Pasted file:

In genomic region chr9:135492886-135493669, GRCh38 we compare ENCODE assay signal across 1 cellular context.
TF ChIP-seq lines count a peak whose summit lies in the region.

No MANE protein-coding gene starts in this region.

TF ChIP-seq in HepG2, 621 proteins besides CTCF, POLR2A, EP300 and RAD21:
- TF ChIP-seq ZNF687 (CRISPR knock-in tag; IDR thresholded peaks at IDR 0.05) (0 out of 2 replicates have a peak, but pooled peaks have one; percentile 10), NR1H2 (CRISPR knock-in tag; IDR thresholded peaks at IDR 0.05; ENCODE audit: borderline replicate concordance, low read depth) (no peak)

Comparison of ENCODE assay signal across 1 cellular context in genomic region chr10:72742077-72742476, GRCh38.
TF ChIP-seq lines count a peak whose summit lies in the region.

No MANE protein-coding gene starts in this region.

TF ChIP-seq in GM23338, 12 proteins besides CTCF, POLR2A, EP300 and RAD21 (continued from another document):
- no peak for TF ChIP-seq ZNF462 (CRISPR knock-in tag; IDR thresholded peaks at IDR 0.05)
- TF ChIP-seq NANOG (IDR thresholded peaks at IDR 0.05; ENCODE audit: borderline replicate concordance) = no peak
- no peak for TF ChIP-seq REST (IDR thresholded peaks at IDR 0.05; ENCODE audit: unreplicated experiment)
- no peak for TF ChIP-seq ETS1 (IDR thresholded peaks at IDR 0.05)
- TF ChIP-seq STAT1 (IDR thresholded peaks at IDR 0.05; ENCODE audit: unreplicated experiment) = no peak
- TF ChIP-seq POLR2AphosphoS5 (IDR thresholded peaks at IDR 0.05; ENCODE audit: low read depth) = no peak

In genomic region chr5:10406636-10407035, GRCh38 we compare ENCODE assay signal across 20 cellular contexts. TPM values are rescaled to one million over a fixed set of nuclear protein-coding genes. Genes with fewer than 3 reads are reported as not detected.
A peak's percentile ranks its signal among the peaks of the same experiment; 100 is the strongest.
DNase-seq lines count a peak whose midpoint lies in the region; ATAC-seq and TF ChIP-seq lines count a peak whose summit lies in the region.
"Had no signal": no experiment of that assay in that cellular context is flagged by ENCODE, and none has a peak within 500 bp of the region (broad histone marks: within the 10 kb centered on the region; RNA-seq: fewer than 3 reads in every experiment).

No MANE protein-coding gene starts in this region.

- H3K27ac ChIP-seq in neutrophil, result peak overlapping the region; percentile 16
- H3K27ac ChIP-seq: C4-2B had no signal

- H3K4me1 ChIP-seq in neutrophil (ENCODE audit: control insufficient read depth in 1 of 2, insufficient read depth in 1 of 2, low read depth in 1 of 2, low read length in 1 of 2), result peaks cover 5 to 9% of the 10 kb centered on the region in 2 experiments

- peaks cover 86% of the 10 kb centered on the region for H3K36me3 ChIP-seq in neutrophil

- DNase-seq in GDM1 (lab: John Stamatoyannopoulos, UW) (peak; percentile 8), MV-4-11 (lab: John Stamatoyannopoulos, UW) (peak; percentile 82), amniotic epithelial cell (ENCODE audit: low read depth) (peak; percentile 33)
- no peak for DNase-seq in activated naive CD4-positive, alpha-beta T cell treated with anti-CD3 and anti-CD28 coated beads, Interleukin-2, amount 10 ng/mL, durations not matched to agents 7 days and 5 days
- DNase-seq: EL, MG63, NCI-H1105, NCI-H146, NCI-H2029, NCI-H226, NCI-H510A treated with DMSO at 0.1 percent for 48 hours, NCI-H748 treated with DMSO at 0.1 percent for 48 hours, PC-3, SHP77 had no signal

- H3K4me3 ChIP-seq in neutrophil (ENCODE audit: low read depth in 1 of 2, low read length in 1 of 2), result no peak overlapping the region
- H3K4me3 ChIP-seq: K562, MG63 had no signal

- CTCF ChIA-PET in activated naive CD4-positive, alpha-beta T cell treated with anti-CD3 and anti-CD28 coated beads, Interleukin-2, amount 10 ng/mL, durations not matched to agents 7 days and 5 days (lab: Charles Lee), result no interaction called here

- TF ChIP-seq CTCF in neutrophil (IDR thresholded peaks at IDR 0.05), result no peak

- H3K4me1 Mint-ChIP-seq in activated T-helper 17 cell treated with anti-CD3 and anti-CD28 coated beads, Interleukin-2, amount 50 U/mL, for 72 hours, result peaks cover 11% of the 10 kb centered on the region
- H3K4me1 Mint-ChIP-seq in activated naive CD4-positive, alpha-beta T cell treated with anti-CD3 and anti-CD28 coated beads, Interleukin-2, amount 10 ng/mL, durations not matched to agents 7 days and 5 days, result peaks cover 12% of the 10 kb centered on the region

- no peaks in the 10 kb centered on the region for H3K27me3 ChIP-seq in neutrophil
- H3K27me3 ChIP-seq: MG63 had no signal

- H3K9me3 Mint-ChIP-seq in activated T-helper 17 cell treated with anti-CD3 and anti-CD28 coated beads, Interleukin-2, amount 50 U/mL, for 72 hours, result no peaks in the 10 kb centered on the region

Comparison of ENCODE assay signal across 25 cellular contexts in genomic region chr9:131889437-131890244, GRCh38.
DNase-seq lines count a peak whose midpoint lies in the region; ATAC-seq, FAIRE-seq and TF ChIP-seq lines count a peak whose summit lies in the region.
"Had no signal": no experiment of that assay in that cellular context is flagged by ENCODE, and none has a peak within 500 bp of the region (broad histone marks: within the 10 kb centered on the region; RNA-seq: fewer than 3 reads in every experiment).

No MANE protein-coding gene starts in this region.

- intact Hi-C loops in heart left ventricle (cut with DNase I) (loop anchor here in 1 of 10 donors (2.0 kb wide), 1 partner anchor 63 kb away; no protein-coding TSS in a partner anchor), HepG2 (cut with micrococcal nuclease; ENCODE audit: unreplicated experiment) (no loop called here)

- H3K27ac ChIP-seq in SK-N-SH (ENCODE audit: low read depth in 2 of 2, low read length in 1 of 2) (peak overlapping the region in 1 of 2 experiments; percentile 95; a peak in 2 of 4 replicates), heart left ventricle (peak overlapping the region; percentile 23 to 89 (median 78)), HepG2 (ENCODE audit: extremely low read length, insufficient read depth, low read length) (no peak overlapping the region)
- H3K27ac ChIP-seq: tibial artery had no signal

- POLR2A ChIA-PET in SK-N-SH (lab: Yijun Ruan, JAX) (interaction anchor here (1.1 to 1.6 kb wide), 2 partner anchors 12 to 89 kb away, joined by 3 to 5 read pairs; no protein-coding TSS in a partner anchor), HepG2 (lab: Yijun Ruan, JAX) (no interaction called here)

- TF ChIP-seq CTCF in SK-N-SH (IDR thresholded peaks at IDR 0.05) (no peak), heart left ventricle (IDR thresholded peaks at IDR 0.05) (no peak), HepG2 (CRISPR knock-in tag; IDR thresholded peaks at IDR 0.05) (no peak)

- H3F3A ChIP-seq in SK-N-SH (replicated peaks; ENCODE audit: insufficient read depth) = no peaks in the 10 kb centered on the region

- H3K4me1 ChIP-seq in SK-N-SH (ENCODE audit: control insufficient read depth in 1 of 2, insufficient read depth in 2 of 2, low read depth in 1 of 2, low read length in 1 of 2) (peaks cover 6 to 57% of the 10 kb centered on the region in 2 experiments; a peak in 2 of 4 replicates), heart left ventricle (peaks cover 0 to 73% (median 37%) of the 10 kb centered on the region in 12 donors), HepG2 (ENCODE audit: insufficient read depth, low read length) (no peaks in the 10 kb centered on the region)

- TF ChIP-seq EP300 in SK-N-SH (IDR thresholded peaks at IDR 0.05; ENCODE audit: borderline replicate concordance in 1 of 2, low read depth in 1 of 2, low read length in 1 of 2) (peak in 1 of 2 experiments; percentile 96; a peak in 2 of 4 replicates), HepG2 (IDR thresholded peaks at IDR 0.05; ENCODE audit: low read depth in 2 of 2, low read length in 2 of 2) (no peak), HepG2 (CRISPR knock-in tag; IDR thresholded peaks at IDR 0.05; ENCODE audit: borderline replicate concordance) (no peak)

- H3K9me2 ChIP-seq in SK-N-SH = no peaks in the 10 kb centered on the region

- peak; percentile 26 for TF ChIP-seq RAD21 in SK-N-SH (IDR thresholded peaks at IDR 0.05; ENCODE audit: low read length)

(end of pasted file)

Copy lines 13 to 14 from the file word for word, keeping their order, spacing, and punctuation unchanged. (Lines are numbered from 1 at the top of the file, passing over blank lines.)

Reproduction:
- no peak for TF ChIP-seq ETS1 (IDR thresholded peaks at IDR 0.05)
- TF ChIP-seq STAT1 (IDR thresholded peaks at IDR 0.05; ENCODE audit: unreplicated experiment) = no peak